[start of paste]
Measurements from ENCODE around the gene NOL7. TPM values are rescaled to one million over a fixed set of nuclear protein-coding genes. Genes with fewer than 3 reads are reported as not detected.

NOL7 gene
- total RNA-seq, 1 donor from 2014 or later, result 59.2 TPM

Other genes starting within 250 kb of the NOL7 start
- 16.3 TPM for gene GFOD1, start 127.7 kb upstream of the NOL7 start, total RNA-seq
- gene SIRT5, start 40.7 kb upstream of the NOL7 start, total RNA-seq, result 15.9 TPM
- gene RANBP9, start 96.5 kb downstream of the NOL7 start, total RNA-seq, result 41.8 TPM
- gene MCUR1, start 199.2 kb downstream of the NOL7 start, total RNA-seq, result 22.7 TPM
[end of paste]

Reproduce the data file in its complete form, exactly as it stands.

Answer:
Measurements from ENCODE around the gene NOL7. TPM values are rescaled to one million over a fixed set of nuclear protein-coding genes. Genes with fewer than 3 reads are reported as not detected.

NOL7 gene
- total RNA-seq, 1 donor from 2014 or later, result 59.2 TPM

Other genes starting within 250 kb of the NOL7 start
- 16.3 TPM for gene GFOD1, start 127.7 kb upstream of the NOL7 start, total RNA-seq
- gene SIRT5, start 40.7 kb upstream of the NOL7 start, total RNA-seq, result 15.9 TPM
- gene RANBP9, start 96.5 kb downstream of the NOL7 start, total RNA-seq, result 41.8 TPM
- gene MCUR1, start 199.2 kb downstream of the NOL7 start, total RNA-seq, result 22.7 TPM